Tuesday, September 16, 2003

Survey paints bright
holiday job picture

Retail, wholesale and construction
present the strongest prospects

Seasonal job prospects for the holidays are looking bright in Honolulu, according to a survey released today by Manpower Inc.

The Manpower survey found that 17 percent of local companies interviewed plan to hire more employees in the fourth quarter, while 3 percent intend to reduce their work force. Another 77 percent say they expect to maintain current staffing levels, and 3 percent said they are not certain of their hiring plans.

Manpower spokeswoman Doris Hannaford said the Honolulu employment forecast covering October to December was brighter than the outlook for the prior quarter.

"The Honolulu-area employment forecast for the coming quarter is more upbeat than it was in the third quarter when 7 percent of the companies interviewed predicted an increase in hiring activity and 7 percent planned to decrease the hiring pace," Hannaford said.

The strongest job prospects are in the construction, wholesale and retail trades and services sectors, the survey found.

The predicted strong showing for retail is not surprising to Carol Pregill, executive director of the Retail Merchants of Hawaii industry group.

"I do know that based on national predictions, the back-to-school period was very good. On the whole, retailers are more upbeat about the holiday season. It seems consumers are continuing to spend," she said.

Likewise, the local construction industry, buoyed for the last couple of years by plenty of residential real estate development and now gearing up for the upcoming plan to privatize military housing, is looking forward to continuing the same pattern.

"Construction is doing well and will get even better with the military projects. I can tell just by our job calls and the requests for different skills by different companies," said Mel Kalama, administrative assistant at the Laborers International Union of North America Local 368.

In fact, business is so good, the union is going back through its old lists of available personnel and recalling people who had been on the waiting list, Kalama said. It is also ramping up its training and apprenticeship program.

"We have maybe 100 to 150 in the training program. Every month, there is a class going on," he said.

Of the 16,000 employers that were surveyed by Manpower at the national level, 22 percent said they plan to increase hiring activity for the October-to-December period, while 11 percent expect a decrease in employment opportunities.

Another 62 percent said they expected no change in hiring, while 5 percent said they were uncertain about staffing plans.


Slight rise seen
in U.S.-wide hiring

MILWAUKEE >> Hiring will improve slightly nationwide in the last few months of the year, but not enough to make much difference to job seekers, according to a survey by staffing company Manpower Inc.

Companies anticipate a small increase in hiring in the fourth quarter of 2003, which would reverse a downward trend that started in the first quarter, according to Manpower's quarterly survey of 16,000 businesses being released today.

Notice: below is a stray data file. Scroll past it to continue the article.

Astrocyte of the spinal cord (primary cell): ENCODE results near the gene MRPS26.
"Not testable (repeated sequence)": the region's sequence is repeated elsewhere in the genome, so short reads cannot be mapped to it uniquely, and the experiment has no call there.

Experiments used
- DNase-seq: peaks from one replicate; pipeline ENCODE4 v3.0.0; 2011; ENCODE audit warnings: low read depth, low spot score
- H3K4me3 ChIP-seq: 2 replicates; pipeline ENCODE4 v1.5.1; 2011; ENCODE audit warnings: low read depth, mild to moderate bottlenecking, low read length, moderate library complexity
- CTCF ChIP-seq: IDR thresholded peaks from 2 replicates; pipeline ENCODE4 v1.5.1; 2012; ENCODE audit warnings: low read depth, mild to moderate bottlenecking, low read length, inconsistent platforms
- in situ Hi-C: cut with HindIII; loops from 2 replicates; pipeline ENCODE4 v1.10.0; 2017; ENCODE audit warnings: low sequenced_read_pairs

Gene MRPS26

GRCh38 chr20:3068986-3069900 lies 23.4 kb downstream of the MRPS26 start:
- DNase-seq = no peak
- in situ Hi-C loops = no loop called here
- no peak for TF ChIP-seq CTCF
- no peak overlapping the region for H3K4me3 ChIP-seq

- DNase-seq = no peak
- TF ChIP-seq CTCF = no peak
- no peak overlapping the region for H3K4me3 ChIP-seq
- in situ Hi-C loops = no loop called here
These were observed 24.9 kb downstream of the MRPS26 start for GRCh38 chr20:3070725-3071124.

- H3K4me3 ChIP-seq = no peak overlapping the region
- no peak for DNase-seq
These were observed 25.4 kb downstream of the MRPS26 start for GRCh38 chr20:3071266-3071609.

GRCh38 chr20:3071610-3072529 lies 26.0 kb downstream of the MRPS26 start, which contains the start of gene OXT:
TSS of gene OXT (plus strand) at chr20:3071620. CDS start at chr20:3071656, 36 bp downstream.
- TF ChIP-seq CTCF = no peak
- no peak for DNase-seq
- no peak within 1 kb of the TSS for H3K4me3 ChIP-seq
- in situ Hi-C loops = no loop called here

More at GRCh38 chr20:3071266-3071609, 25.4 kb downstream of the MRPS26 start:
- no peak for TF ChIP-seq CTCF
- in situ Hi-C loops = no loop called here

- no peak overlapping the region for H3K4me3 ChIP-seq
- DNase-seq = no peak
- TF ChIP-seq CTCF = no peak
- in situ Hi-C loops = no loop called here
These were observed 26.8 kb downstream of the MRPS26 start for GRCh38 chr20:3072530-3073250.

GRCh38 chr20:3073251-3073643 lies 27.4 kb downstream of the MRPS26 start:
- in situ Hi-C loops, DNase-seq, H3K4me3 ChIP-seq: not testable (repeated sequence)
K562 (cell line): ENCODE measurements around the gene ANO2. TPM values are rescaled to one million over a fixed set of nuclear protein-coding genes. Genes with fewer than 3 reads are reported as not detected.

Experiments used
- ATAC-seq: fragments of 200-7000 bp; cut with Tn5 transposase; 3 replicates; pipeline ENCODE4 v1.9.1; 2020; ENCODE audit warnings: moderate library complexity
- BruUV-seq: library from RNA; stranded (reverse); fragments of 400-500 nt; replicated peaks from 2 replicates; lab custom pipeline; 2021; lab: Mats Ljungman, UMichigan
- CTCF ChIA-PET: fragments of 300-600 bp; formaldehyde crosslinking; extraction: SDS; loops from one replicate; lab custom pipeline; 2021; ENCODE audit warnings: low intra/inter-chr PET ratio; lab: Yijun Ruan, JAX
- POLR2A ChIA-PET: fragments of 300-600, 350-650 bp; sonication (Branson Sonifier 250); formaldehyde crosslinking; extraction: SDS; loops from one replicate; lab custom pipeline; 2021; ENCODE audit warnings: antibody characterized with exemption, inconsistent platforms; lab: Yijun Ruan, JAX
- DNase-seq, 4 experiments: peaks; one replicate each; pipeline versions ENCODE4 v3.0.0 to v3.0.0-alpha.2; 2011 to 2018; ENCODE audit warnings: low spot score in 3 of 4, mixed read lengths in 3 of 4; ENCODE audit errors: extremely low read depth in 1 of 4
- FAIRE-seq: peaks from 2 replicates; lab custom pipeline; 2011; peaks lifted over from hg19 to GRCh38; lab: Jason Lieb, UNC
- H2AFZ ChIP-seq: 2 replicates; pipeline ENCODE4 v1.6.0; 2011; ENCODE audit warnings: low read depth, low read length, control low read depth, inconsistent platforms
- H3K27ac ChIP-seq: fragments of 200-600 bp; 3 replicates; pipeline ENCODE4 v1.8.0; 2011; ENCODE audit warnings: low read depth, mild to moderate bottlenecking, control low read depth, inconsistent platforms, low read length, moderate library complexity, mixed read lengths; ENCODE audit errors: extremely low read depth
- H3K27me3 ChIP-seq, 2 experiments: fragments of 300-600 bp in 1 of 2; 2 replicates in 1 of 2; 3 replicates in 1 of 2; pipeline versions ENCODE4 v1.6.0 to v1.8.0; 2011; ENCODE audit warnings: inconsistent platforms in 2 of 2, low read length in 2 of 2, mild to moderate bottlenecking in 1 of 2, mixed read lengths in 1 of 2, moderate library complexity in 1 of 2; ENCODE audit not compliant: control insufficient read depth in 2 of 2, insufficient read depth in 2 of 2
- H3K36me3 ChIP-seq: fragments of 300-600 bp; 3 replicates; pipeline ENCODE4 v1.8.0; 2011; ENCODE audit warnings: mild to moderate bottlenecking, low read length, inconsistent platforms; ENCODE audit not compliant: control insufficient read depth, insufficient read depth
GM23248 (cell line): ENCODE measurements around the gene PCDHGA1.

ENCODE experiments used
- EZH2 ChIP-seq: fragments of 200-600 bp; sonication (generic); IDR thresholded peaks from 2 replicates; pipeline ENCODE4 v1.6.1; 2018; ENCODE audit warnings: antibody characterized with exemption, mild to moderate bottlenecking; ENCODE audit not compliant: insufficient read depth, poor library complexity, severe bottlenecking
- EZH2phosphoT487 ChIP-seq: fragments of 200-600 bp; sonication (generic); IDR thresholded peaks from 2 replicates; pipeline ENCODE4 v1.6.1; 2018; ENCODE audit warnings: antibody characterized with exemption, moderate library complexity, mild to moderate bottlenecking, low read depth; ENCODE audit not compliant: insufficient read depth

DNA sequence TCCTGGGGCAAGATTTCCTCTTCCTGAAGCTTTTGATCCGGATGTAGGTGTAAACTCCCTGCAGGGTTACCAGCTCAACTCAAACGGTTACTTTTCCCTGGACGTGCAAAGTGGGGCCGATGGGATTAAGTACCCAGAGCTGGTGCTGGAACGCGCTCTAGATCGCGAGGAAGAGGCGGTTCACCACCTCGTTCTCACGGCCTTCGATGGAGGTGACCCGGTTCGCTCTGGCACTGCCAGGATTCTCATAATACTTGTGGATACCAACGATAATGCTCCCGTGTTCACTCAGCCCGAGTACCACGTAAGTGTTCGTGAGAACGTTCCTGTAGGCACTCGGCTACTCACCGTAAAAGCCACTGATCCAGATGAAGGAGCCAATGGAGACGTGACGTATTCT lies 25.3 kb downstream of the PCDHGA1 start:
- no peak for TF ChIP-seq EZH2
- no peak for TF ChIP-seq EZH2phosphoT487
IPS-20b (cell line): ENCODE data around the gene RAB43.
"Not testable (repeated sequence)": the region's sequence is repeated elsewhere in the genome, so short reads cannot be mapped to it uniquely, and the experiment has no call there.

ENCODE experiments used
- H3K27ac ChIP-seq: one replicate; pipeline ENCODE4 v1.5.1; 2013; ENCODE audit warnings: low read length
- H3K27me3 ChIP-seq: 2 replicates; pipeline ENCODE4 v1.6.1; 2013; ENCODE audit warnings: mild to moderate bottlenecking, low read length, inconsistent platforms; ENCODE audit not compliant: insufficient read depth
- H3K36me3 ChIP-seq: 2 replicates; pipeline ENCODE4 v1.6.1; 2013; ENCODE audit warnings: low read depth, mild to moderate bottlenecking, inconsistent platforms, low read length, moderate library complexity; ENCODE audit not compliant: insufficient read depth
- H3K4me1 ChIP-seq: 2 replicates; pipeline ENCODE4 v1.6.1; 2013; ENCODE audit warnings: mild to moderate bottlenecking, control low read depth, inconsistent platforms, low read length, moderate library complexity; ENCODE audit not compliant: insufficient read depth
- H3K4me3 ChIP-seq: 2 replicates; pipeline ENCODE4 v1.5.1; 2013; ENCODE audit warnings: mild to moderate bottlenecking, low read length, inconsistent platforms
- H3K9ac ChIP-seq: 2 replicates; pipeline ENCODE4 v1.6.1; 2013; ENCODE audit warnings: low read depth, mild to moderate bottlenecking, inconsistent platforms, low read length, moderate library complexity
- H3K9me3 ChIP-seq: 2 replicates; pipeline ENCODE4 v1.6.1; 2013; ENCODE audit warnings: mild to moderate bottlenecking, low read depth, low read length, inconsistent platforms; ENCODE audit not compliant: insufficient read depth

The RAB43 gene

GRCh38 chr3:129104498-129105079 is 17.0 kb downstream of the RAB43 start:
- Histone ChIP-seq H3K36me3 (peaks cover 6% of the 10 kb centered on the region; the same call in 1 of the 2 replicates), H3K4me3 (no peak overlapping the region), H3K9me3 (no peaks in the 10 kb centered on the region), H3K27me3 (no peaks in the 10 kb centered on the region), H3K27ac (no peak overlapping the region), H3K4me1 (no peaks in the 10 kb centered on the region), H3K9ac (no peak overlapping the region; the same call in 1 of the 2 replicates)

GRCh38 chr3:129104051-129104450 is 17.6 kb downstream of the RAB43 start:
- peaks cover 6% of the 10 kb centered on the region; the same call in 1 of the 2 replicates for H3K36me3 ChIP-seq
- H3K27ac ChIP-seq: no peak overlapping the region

"There will still be a lot of angst and difficulty in finding a job," said Jeffrey Joerres, Manpower's chief executive officer and chairman. "The market is still tight, companies are still cautious but there is enough demand in their own organizations that they'll have to relieve that pressure a bit by hiring some people."

The survey found 22 percent of companies expect to hire more people in the fourth quarter, while 11 percent intend to cut jobs. The rest anticipate no change or are uncertain about hiring prospects in the period from October to December.

The results, when seasonally adjusted, mark the first improvement in job prospects since the first quarter of 2003 but still are not as strong as they were a year ago. In the fourth quarter of 2002, 24 percent expected to hire more people, and 9 percent planned to cut workers.

"We have had a lot of false starts over the last two years, and this may prove to be that as well," Joerres said.

Manpower, which is based in Glendale, Wis., and is the nation's largest staffing company, started the survey more than 40 years ago.

John Tirinzonie, a labor economist with the Connecticut Department of Labor, also anticipates a small hiring increase in the fourth quarter as companies are forced to bring on more workers because of rising demand. He said the job market probably will not register significant improvement until the second quarter of 2004.

"Certainly by the spring we think it will improve enough where it's going to be easier for the job seeker," Tirinzonie said.

Companies continued to lay off workers even after the U.S. economy officially pulled out of recession in November 2001. The nation's unemployment rate stood at 6.1 percent in August.

The National Association for Business Economics released a report yesterday predicting the U.S. economy will start to rebound as businesses begin to hire back workers in the final quarter of the year.

According to Manpower's survey, employers in the South reported the most optimistic job prospects for the fourth quarter compared with those elsewhere.

Manufacturers continue to struggle with hiring, while the finance, insurance and real estate sector is particularly upbeat about jobs, the survey found.

Stan Grebe, president of the Denver executive search firm Career Forum Inc., said more companies already are calling him looking to boost their sales and management staffs.

"That tells me that companies are optimistic that there's some revenue out there that their sales and management staff can gain," Grebe said.


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